dkSez : : : : : : Don Kahle's blog

Quips, queries, and querulous quibbles from the quirky mind of Don Kahle

dkSez : : : : : : Don Kahle's blog random header image

Gifts This President Could Give Us

January 3rd, 2019 by dk

We’re a diverse nation. We don’t agree on much. We celebrate Christmas or Hanukkah, Kwanzaa or solstice. Seinfeld fans are somewhere celebrating “Festivus, the holiday for the rest of us.” Our December traditions do share one organizing feature — gift-giving.

Voters recently gave themselves the gift of divided government, but they didn’t agree exactly what that gift should look like. Some would like to see impeachment papers in their stocking. Others will be happy with more coal. The largest majority did make one thing clear. They don’t want nothing. Governmental gridlock pleases no one.

We have a president who fancies himself a builder and an all-around rich guy. There are gifts his government could us that affirms what he believes about himself, while also pleasing his citizenry. I’ll list three. You’ll think of others.

Starting with the basics, everybody needs a bathroom once in a while. Our builder-in-chief should insist that public buildings include them.

Every police and fire station should have a bathroom that’s accessible to the public 24 hours a day — post offices, libraries and larger government buildings, when they are open. Encourage and reward businesses to provide facilities, especially those that stay open all night.

Monitoring the bathrooms to prevent bad hygiene and illicit behavior creates complexity, but the federal government is best suited to meet complex needs. We need government to solve problems that seem both intractable and ubiquitous. Sewers never could have been built by compassionate citizens without government resources.

Second, let’s bury every utility wire. Telephone poles are so 1955! They create hazards and outages during every major storm. These “shovel-ready” public works projects would bring jobs to every acre of America.

The jobs will be temporary, but the beauty will be permanent. Earlier in my life, I was a professional photographer (as was my father.) I married an artist because her landscape paintings could do what my photographs couldn’t — eliminate the wires that we’ve trained ourselves to overlook. (Our marriage ended around the time Photoshop was introduced, but I’m sure that was a coincidence.)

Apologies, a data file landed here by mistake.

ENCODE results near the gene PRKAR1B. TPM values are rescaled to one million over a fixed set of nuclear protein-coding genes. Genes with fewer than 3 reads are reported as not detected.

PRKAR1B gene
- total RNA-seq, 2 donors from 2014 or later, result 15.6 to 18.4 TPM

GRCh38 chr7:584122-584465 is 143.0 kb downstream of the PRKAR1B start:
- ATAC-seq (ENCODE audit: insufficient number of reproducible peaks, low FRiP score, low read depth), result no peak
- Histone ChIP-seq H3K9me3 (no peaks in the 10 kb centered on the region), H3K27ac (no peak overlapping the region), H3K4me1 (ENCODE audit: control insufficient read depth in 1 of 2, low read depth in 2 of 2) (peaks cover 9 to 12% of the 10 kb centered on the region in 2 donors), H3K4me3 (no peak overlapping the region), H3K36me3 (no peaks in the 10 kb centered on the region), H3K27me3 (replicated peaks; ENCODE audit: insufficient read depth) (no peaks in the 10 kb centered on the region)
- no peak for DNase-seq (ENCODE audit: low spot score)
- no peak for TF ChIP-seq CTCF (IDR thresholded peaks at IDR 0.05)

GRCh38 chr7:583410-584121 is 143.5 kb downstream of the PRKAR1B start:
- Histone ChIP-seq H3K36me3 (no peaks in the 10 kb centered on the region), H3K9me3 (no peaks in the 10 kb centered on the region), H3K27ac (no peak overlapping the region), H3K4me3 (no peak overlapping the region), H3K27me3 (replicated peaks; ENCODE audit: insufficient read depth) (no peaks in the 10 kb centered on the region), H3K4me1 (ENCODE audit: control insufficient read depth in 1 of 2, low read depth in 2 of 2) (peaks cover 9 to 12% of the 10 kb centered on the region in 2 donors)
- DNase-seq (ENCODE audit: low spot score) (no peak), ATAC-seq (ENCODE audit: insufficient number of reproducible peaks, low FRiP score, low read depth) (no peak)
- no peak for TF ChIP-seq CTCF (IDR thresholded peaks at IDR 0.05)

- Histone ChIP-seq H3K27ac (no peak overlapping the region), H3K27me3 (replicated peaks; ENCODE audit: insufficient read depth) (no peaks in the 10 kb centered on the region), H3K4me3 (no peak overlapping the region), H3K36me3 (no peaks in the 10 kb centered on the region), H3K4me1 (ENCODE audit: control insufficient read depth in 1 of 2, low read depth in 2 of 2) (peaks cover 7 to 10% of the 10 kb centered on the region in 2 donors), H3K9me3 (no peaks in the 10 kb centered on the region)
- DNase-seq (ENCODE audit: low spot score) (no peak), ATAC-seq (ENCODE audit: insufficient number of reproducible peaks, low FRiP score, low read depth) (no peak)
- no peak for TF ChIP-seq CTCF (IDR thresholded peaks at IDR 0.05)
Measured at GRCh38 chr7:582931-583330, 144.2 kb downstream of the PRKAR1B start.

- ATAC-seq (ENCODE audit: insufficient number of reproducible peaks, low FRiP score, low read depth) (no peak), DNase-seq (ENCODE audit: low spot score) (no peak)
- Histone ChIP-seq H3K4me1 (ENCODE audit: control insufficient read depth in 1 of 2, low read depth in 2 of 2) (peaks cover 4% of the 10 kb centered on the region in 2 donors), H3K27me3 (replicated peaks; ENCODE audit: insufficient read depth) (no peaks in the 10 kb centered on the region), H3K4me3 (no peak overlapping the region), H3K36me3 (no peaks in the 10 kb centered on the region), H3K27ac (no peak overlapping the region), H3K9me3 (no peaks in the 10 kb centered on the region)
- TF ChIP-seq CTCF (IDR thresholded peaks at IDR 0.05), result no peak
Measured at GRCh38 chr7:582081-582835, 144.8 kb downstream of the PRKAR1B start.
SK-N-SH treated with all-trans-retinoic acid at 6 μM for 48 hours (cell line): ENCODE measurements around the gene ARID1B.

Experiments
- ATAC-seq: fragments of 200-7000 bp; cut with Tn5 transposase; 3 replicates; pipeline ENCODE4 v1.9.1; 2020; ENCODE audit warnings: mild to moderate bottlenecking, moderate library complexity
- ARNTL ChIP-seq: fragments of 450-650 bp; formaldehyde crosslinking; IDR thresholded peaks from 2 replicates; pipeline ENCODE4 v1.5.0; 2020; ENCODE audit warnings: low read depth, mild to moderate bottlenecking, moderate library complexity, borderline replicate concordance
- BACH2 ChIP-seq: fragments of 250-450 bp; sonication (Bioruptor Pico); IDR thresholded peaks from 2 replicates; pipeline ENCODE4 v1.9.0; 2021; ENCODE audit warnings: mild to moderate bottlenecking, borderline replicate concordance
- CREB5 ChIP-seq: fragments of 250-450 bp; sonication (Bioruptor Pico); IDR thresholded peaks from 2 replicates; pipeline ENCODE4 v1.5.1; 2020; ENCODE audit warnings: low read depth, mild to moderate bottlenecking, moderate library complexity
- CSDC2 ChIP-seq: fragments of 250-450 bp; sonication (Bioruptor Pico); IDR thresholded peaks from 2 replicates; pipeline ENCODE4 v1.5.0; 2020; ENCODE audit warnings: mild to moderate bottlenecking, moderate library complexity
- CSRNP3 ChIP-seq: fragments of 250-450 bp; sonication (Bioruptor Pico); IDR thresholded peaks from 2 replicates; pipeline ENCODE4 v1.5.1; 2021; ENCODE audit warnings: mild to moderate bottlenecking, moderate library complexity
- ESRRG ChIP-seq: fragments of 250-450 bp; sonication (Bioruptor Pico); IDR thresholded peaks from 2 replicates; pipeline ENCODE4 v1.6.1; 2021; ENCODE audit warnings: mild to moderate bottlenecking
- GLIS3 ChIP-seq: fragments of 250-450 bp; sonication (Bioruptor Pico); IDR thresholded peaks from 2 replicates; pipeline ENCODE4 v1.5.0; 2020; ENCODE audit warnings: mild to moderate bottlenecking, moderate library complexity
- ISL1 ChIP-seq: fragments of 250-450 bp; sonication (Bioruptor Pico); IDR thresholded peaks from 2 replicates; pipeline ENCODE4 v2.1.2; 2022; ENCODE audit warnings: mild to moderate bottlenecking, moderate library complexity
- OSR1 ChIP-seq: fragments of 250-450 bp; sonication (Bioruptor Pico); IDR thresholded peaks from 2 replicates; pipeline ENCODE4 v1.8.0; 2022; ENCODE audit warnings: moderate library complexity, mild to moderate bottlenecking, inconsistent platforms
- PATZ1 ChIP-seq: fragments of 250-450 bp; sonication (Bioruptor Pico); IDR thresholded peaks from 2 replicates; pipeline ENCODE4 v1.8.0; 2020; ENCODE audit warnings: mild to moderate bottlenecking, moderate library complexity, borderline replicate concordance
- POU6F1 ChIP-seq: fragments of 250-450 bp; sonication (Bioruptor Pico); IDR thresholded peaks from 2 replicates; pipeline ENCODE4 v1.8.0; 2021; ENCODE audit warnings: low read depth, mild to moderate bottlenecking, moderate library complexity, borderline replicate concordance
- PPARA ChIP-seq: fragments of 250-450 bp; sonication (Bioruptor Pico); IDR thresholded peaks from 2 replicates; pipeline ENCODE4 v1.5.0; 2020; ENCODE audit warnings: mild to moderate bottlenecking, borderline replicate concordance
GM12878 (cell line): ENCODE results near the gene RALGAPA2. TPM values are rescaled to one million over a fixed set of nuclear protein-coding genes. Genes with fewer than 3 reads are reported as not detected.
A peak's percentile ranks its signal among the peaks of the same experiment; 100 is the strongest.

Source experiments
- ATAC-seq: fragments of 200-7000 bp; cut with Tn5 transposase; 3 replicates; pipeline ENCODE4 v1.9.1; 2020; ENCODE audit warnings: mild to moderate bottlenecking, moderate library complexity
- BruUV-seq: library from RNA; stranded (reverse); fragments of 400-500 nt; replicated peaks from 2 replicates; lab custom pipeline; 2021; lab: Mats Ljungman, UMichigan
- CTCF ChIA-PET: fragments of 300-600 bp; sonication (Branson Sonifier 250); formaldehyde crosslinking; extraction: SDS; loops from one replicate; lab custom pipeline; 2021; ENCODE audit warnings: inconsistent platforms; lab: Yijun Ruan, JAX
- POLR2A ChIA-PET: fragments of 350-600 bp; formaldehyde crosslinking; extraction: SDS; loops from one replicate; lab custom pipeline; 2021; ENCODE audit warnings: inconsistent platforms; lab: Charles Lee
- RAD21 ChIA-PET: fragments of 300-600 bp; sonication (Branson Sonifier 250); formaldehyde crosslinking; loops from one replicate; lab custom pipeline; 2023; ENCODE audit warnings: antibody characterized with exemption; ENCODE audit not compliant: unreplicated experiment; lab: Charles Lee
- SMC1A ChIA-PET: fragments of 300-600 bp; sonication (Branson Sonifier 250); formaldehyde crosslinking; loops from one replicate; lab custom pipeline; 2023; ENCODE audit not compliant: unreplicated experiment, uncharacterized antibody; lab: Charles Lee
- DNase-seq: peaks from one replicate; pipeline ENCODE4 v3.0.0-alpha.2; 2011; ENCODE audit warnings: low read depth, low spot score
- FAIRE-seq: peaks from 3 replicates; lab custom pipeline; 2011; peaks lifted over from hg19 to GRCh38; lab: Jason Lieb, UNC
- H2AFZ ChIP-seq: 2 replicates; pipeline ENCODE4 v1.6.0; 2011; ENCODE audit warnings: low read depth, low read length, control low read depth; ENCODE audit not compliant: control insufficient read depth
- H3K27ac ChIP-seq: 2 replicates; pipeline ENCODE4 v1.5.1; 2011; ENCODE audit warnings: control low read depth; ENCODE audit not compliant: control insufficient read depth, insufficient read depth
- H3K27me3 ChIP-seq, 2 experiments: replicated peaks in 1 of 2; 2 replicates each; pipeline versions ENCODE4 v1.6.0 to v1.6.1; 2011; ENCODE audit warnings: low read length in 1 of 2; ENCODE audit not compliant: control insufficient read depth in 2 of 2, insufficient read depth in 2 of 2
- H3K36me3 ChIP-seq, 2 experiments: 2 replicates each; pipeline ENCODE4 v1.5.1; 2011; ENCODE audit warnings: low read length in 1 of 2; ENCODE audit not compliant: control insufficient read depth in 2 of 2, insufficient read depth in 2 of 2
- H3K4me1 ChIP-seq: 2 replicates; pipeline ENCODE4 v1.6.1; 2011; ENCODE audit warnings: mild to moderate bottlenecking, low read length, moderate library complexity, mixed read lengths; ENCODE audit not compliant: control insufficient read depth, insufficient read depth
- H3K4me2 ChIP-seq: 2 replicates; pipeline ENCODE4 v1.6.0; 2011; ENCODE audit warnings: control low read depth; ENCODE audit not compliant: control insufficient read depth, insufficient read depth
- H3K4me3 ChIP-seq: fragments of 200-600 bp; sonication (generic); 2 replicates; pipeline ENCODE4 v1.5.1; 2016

Beauty benefits all of us, almost always in ways we do not understand. That’s why my last request of Washington politicians is also the simplest. It would help arts organizations immensely. Use the Oregon Cultural Trust as the template for a federal tax credit program.

If you don’t know about the Oregon Cultural Trust, you should. Here’s how it works. If you donate up to $500 to any (or many) of the hundreds of cultural non-profits registered with in Oregon, you can then donate the same amount to the Oregon Cultural Trust, which then gives grants to arts organizations across the state.

Your OCT donation earns you an equivalent state income tax credit, so your second donation costs you nothing. The state is essentially doubling your donation’s impact on behalf of the arts in Oregon. It’s a program that is unique to Oregon, but we’d be more than happy to share the concept with the rest of the nation.

This is, after all, the season of giving.


Don Kahle ( writes a column each Friday for The Register-Guard and blogs at Learn more about the Oregon Cultural Trust at

Tags: No Comments.

There’s Something Miraculous Inside You

January 3rd, 2019 by dk

December is our month for contemplating miracles. A small amount of oil lasted an impossibly long time. God became a person, born on to a virgin mother. Kwanzaa’s focus falls between the Christianity’s cosmic claim and Judaism’s tactile tradition. Kwanzaa celebrates the first fruits of the annual harvest.

Some miracles hide in plain sight. Because they occur all the time, we see them as normal, but that doesn’t mean they aren’t miraculous. The growing season’s reliability is the miracle. Every marriage that succeeds is a testament to the improbable. Every snowflake — solid and soft at the same time — should provoke wonder. Emerson once remarked that if the stars appeared only once each year, no one would sleep that night.

Let me describe an everyday miracle you may not have seen. As I set the stage to describe it, I ask only that you trust your gut.

Our Milky Way galaxy has at least 100 billion stars. The Hubble space telescope has detected no fewer than 100 billion galaxies in the observable universe. There are approximately a trillion trillion stars and planets — and that’s a low estimate.

There are approximately 130 billion mammals walking the earth right now. You and I are among them. Inside each animal is another galaxy. Inside every human gut, there are approximately 300 billion bacteria. They are the worker bees our digestive system work. We cannot digest food, expel waste, and replenish our cells without their assistance.